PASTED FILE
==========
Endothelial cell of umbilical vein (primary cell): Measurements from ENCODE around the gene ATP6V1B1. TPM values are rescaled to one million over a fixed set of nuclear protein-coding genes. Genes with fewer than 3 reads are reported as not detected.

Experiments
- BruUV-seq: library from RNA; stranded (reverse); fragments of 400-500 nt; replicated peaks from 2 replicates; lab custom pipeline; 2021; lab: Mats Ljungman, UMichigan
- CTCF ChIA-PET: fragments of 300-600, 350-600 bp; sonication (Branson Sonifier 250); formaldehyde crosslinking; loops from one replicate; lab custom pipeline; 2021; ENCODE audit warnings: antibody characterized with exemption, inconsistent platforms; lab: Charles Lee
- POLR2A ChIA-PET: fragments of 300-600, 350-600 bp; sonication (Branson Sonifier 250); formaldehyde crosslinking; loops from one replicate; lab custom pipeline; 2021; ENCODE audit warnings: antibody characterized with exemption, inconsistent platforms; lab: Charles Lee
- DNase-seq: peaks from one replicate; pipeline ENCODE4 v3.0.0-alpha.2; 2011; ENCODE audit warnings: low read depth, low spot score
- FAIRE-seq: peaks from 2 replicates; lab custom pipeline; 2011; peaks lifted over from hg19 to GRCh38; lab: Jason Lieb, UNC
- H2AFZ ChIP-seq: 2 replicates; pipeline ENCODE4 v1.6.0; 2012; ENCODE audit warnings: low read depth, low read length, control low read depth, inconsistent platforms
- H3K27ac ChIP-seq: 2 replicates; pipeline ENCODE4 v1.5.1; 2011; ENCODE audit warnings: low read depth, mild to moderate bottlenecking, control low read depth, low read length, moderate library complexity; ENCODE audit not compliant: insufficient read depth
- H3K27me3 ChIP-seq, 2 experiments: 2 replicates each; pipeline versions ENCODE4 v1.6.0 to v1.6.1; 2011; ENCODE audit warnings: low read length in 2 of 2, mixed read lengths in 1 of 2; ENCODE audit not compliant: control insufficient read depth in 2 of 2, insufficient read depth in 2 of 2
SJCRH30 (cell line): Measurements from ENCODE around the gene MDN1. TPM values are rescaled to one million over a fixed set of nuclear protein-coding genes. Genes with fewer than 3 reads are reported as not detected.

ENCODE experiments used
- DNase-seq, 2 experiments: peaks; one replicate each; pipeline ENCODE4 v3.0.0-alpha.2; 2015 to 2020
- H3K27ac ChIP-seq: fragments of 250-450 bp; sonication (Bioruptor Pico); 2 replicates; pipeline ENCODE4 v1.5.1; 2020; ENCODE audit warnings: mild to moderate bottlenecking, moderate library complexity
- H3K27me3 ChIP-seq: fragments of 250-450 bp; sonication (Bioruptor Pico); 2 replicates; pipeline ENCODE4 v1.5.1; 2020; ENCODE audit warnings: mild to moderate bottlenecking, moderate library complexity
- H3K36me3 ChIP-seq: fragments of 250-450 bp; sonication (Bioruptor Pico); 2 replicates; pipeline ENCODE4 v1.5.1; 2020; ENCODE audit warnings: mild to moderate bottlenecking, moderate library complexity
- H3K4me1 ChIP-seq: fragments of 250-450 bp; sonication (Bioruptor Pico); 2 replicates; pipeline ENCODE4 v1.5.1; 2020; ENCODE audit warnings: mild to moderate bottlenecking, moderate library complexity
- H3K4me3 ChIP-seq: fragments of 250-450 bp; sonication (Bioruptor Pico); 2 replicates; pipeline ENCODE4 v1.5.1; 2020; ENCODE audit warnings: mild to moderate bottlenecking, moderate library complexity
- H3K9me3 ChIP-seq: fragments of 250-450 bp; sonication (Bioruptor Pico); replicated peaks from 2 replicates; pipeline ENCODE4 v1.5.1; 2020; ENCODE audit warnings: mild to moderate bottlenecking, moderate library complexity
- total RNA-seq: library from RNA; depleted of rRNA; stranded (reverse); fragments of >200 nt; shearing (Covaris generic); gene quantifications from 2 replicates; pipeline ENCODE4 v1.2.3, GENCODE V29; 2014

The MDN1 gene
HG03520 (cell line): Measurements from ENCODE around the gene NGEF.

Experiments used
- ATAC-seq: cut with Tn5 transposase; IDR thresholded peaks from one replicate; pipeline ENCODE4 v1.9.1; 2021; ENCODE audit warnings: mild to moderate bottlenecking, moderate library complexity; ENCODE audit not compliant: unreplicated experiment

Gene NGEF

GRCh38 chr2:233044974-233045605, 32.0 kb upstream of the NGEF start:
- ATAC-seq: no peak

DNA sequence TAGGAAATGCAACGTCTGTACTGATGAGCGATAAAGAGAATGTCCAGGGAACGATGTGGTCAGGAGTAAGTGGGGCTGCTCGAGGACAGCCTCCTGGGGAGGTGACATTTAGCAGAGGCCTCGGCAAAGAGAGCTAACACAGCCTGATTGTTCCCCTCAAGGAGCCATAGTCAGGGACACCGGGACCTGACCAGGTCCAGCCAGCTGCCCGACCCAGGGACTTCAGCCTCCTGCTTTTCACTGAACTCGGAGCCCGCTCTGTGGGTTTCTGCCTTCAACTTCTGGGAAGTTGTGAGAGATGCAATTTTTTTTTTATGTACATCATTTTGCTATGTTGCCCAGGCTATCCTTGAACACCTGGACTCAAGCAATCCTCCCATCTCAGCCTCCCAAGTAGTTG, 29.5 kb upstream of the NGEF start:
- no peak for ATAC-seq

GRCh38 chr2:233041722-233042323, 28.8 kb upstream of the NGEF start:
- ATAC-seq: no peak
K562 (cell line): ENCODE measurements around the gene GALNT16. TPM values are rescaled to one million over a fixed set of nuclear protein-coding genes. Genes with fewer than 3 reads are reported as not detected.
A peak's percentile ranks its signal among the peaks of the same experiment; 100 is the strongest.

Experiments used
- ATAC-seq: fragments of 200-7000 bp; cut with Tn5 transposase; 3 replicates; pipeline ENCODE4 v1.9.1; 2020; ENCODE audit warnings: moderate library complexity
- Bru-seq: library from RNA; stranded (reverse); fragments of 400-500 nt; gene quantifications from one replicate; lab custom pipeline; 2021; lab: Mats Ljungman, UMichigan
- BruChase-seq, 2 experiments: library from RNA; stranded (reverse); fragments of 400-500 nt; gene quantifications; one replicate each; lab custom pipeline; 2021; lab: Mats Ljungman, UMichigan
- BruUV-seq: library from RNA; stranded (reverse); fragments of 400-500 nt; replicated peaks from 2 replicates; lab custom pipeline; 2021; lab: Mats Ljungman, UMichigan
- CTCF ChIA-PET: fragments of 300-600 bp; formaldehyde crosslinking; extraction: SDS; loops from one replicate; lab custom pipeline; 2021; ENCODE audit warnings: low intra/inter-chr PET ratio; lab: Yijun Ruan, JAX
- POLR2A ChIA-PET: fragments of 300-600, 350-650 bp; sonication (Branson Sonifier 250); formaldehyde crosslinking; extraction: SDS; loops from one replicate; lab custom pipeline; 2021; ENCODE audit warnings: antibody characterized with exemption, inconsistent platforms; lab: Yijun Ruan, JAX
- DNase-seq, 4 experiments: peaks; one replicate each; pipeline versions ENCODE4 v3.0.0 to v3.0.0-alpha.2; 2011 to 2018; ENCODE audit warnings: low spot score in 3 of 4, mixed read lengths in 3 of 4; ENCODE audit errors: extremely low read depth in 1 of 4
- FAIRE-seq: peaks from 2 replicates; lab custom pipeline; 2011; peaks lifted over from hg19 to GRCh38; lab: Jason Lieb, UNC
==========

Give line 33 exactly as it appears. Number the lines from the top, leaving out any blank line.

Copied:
A peak's percentile ranks its signal among the peaks of the same experiment; 100 is the strongest.